Orthopedic Tip Sheets: Caring For Pins, Casts, Splints & Crutches

Your child recently had an orthopedic injury. They have sprained their ankle or broken their wrist. They’ve gone to the physician and gotten a treatment plan. Now, it’s time to go home. But what do you do now?

The original trauma and pain may be over, but your child may not be completely healed — especially if they have received pins, a cast, a splint, or crutches.

After-pin care, casts, splints, and crutches require careful use and supervision. If not used correctly, your child may have a slower healing time or an increased risk of reinjury.

The orthopedics team at Children’s Hospital & Medical Center will work with you and your child to make sure that you know how to use and care for everything correctly. We have also put together these general guidelines for after-pin care, cast and splint care, and crutch use.

  • After-Pin Care

    Pins are often used to keep a fractured bone in place as it heals. They may be used alongside splints and casts.

    In some cases, they need to stick out of the skin in order to keep the bone in place. It is very important to keep this area clean in order to prevent infection.

    Wound Care

    • Remove current dressing after 12 hours.
    • Cover wounds with bandages until drainage has stopped.
    • Keep he wound dry for at least 1 day (no showers).
    • Wait 5 days before submerging the wound in water (e.g., bathtub, swimming pool).

    Avoiding Re-injury

    Even with the pins, your child’s fracture is still healing. During this time, it’s easy to re-injure the bone.

    Here is how you can help your child avoid re-injury:

    • Encourage gentle range of motion exercises. This includes extending and flexing the injured joint at least 3 times per day, until the motion is the same as the uninjured side.
    • Do not use anything with wheels, such as bikes, rollerblades, or skateboards for at least 3 weeks.
    • Avoid activities that involve jumping, such as using swing sets, jungle gyms, diving boards, or monkey bars for at least 3 weeks.
    • Do not participate in gym class for 3 weeks.

    Even after the injury has healed, your child should avoid using trampolines. Landing the wrong way on a trampoline can cause serious, permanent injuries.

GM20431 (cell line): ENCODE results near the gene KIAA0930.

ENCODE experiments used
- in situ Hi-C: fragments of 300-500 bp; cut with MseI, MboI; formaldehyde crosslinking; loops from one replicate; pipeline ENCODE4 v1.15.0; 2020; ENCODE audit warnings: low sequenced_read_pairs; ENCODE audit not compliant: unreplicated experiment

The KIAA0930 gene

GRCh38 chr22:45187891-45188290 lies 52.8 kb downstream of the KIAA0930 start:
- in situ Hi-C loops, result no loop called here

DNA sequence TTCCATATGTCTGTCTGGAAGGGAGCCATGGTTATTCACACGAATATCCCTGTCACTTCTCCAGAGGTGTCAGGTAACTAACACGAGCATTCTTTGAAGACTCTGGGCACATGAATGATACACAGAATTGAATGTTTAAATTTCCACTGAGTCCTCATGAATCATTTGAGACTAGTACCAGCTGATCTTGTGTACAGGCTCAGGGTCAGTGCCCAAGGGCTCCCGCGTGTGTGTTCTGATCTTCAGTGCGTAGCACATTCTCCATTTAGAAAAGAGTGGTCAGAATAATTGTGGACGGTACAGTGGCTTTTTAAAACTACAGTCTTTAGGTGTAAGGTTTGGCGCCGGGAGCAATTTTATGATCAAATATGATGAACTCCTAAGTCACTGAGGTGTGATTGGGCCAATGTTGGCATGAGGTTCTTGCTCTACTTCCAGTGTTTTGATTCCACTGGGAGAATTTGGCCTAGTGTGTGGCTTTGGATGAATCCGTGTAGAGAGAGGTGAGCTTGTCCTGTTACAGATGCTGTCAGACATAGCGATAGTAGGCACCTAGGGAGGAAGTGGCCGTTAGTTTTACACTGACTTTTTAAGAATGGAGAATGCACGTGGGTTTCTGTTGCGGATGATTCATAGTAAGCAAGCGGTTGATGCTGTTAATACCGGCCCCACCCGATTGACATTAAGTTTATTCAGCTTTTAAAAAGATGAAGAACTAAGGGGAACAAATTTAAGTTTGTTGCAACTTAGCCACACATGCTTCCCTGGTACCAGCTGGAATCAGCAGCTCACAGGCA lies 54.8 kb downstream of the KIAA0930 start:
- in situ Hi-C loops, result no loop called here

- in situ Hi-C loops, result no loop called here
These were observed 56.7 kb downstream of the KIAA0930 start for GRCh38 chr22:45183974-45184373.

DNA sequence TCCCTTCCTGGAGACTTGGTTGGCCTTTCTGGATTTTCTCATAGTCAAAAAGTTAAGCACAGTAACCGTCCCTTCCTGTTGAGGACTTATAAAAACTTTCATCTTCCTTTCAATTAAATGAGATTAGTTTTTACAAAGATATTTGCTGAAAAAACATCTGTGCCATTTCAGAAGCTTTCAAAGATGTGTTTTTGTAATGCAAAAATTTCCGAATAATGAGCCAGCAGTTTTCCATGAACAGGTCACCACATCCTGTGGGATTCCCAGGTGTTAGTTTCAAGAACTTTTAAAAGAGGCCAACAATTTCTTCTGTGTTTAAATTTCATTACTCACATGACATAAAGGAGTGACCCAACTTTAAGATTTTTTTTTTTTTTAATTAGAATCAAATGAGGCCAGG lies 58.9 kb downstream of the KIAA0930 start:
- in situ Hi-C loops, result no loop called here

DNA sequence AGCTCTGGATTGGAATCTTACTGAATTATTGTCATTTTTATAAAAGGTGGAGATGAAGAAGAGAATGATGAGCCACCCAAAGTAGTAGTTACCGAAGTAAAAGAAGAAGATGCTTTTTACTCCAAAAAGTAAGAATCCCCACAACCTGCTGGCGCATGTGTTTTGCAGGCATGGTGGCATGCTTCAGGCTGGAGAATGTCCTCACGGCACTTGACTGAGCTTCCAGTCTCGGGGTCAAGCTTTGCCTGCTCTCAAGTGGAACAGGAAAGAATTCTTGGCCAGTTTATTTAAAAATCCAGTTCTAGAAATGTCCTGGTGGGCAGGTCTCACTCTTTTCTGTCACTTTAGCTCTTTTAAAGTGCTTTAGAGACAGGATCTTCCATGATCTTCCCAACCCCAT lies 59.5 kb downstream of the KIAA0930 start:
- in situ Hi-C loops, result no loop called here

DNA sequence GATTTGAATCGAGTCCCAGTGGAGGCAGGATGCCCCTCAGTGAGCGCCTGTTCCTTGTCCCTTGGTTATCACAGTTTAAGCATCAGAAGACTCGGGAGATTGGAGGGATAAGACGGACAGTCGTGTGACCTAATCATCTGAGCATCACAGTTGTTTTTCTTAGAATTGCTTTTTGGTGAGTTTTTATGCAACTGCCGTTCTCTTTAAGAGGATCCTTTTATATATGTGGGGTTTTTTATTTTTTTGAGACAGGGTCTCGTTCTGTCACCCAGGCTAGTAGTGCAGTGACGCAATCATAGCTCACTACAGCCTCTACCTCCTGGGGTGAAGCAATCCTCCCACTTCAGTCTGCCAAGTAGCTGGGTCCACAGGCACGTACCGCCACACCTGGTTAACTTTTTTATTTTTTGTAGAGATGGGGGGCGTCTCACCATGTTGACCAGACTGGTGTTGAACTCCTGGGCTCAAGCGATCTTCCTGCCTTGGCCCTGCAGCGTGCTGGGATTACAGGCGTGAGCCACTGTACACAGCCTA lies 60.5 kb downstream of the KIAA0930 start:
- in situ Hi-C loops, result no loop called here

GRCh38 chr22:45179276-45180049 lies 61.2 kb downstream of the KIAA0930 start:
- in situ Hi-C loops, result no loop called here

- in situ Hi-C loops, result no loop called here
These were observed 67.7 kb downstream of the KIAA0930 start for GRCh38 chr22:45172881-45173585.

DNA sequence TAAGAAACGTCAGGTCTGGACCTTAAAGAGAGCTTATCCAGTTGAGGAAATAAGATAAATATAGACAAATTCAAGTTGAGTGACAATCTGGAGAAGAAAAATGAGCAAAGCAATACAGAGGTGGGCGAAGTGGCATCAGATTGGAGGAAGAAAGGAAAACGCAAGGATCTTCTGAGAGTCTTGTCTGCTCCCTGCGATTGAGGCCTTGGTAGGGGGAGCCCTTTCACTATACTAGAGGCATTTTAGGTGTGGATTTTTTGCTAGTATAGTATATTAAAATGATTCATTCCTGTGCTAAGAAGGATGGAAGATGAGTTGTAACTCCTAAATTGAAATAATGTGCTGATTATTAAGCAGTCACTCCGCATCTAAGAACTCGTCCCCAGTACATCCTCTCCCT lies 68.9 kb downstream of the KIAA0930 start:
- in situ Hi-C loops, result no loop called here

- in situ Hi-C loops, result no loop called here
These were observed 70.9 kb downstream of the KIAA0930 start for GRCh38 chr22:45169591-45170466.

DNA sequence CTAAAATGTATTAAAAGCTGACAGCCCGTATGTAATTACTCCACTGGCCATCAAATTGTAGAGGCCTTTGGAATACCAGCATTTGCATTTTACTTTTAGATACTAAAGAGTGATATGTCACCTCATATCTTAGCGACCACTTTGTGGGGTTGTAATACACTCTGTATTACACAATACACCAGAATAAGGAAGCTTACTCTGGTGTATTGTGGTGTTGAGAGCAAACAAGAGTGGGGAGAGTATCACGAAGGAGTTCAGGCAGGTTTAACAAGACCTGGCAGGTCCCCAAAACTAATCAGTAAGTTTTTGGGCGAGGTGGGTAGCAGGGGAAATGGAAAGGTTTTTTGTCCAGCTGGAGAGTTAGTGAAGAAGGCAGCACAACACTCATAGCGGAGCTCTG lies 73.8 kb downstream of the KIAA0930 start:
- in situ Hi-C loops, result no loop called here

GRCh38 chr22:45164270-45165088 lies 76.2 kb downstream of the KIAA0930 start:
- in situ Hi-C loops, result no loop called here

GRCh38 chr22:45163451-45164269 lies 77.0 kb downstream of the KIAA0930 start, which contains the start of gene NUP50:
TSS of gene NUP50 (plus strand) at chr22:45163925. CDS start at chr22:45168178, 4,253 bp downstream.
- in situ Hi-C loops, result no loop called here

Pain Management

    After the pins and cast have been removed, your child may be sore for several days. This
    soreness may be treated with Tylenol or ibuprofen.

    Call your child’s physician or the Children’s Orthopedics Department if:

    • Drainage from the wound continues more than 5 days after pin removal.
    • Your child has a temperature of 101° F or higher.
    • There is an odor around the wound.
    • The pin sites or incision become red, swollen, and tender — or open.

    Call 402-955-6300 for any questions or concerns.

  • Cast And Splint Care

    Why Casts And Splints?

    Casts and splints protect bones and soft tissue after an orthopedic injury or surgery.

    Casts are made to fit and stabilize the affected area in a specific position. A cast can be made of plaster or fiberglass, depending on the physician’s preference. Cotton or synthetic padding inside the cast provides protection and comfort while the cast is in place.

    Splints are often described as “half-casts.” Splints can either be custom-made or ready-made. The ready-made ones are easier and quicker to use, come in a variety of shapes and sizes, and have Velcro straps, which makes it easy to take the splint on or off and adjust it.

    While Wearing A Cast Or Splint: Itching And Swelling

    The cast or splint is itching. Yes, that’s annoying and uncomfortable, but do not place anything inside of it. This could cause injury or infection. You can help your child reduce itchiness by using a hairdryer on a cool setting to blow cool air into the cast or splint.

    Swelling — especially in the fingers — is common within the first few days after getting the cast. To relieve swelling, elevate the injured area above your child’s head. Encourage your child to move their fingers and toes frequently to help reduce swelling and prevent stiffness.

    If excessive swelling is causing severe pain, numbness, tingling, or burning of their fingers or skin, contact your child’s physician immediately. These may be signs that the cast or splint is cutting off circulation to the hand or leg, which can cause long-term nerve damage or blood flow problems.

    Physical Activity

    Your child’s physician will provide instructions on activities that can be done while in a cast or splint. If the leg is injured, the physician will also let you know if your child can bear weight on the leg.

    In general, have your child avoid sports, gym class, recess, and other activities that involve wheels or motorized equipment (e.g. bicycles, rollerblades, scooters). This helps avoid further injury to your child and other children, and protects the cast or splint.

    Cast Removal

    Never attempt to remove a cast on your own. Your child’s care team will remove the cast safely with a cast saw.